JIM BRYSON and KATHLEEN EDWARDS performing as part of Taste Of The Danforth, August 11. Tickets: free. Attendance: 1,000. Rating: NNN
maybe it was the souvlaki-scented woodsmoke clouds filling the air around the Taste Of The Danforth mainstage, or the happy families and lager-swilling 20-somethings milling around the beer garden at Logan, but the late-afternoon sets by Ottawa indie rockers Jim Bryson and Kathleen Edwards had the ambience of an informal backyard barbecue with old friends rather than a polished show.Bryson, backed by a band that included Punchbuggy's Darren Hore on bass and Starling drummer Peter von Althen, took advantage of the casual atmosphere, playing up the bratty sibling dynamic with guitarist-vocalist Edwards and taking stabs at audience stragglers and his hometown ("Ottawa, the city that always sleeps, and the home of eastern Ontario's biggest flea market... I think").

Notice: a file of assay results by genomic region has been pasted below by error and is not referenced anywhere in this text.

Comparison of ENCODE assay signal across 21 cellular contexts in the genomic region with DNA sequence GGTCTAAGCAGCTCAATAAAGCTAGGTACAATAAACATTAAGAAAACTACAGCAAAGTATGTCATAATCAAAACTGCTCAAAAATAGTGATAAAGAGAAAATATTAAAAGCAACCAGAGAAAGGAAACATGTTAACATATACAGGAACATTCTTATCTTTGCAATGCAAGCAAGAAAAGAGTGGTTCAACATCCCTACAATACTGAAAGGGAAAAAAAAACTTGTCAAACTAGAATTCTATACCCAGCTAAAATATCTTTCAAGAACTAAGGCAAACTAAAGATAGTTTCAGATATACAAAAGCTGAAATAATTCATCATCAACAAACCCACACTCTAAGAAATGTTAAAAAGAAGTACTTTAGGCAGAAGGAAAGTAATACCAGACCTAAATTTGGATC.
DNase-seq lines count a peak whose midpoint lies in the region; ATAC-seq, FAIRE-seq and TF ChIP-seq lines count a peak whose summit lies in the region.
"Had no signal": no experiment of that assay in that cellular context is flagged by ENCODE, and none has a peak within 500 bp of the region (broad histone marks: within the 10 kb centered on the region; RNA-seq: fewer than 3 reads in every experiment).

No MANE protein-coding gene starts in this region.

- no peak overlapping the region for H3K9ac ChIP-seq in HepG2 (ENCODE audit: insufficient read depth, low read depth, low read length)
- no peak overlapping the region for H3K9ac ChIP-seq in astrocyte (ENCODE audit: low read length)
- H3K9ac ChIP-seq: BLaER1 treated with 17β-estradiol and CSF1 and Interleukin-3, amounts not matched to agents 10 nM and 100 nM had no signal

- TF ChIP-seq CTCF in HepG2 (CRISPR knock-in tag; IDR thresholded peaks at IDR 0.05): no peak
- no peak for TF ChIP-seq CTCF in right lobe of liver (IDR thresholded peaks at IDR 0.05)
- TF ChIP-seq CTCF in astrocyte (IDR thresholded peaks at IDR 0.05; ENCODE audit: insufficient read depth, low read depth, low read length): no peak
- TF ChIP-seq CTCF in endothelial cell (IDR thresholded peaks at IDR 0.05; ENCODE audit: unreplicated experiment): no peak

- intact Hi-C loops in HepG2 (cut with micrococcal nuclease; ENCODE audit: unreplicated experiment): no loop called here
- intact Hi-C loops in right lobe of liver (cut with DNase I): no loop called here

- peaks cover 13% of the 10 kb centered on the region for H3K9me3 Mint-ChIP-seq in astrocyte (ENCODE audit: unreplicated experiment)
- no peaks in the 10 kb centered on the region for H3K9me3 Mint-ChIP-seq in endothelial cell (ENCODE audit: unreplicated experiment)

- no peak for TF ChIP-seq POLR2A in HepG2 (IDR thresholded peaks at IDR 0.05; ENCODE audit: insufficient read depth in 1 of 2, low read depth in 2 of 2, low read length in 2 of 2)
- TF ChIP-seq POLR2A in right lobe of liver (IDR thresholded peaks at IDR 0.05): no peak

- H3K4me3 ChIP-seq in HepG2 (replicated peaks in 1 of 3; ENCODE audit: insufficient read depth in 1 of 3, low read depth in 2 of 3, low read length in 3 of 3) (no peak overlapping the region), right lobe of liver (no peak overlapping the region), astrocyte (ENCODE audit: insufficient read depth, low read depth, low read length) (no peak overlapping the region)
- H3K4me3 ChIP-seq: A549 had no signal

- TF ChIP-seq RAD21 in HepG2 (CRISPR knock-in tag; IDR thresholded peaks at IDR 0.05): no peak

He delivered a consistently solid -- if unremarkable -- set that stayed true to the mellow vibe, though he managed to squeeze in a couple of rock-out numbers. His spectacled, button-down exterior belied a pretty convincing garage-punk edge, particularly on numbers like the raw, upbeat Pressed and an as-yet-untitled rockabilly-tinged new song.
After a short break, Bryson was relegated to the background as Edwards took over the mike, bringing bassist Kevin McCarragher onstage for the set. With her percussive acoustic guitar and sweet, smoky voice, Edwards could have been channelling U.S. roots country darling Lucinda Williams.
Although her lyrics could use some work, the singer-songwriter charmed with catchy melodies and a self-deprecating world-weary dame act. Anecdotes about fireball whiskey and lusting after Bryan Adams ("although he's apparently a real asshole!") seemed just right for the down-home show.
Sure, it wasn't a pyrotechnic extravaganza of a concert, but sometimes it's nice to just kick back and relax with buddies and have a beer in the sun.